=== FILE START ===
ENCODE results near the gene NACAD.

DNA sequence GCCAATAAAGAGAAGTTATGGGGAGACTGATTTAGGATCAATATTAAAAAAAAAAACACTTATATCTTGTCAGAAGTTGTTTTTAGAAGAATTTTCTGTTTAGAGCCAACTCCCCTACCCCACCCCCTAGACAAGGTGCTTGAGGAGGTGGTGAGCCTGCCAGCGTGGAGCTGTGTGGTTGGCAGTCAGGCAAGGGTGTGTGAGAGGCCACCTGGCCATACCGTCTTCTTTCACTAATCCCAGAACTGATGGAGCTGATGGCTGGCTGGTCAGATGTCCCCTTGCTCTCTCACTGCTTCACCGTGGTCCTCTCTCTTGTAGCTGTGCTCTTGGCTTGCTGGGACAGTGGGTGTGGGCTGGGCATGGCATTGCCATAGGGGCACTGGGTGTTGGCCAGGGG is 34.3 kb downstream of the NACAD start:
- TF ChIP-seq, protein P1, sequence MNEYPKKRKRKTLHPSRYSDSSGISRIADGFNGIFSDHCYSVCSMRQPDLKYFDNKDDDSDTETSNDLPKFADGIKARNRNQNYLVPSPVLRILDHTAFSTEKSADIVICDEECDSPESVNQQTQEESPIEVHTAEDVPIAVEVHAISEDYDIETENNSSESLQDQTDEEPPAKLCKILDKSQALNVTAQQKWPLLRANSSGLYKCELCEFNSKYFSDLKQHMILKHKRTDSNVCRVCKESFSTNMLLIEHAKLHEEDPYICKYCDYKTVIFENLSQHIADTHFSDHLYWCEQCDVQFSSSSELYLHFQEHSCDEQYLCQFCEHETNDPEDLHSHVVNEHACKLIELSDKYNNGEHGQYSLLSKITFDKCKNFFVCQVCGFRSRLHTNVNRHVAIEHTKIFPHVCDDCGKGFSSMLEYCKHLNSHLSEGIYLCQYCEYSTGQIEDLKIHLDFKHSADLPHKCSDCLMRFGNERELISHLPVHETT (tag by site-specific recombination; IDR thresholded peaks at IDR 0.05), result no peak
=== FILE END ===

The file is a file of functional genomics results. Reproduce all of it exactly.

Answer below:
ENCODE results near the gene NACAD.

DNA sequence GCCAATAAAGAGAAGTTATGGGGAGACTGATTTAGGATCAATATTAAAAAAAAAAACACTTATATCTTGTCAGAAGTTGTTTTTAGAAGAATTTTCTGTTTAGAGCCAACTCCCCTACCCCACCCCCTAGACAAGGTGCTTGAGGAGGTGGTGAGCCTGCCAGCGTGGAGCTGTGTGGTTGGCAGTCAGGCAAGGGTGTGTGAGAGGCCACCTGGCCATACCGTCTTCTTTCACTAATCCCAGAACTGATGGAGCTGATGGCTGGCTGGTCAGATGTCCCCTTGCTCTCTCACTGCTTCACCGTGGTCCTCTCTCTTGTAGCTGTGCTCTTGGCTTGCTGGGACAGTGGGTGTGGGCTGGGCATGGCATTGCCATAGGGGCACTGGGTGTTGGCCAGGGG is 34.3 kb downstream of the NACAD start:
- TF ChIP-seq, protein P1, sequence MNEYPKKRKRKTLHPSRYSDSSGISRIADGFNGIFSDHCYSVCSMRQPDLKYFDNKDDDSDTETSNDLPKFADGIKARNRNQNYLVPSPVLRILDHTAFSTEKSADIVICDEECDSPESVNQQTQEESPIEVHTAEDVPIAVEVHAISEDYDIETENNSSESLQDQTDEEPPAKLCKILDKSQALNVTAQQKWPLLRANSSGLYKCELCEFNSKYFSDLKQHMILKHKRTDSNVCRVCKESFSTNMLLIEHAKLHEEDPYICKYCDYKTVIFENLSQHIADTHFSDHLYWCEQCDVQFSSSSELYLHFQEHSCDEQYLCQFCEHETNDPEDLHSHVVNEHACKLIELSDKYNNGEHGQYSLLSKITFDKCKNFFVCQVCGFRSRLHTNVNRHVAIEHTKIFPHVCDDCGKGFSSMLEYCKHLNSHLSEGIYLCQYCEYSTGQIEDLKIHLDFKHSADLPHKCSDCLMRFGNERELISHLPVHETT (tag by site-specific recombination; IDR thresholded peaks at IDR 0.05), result no peak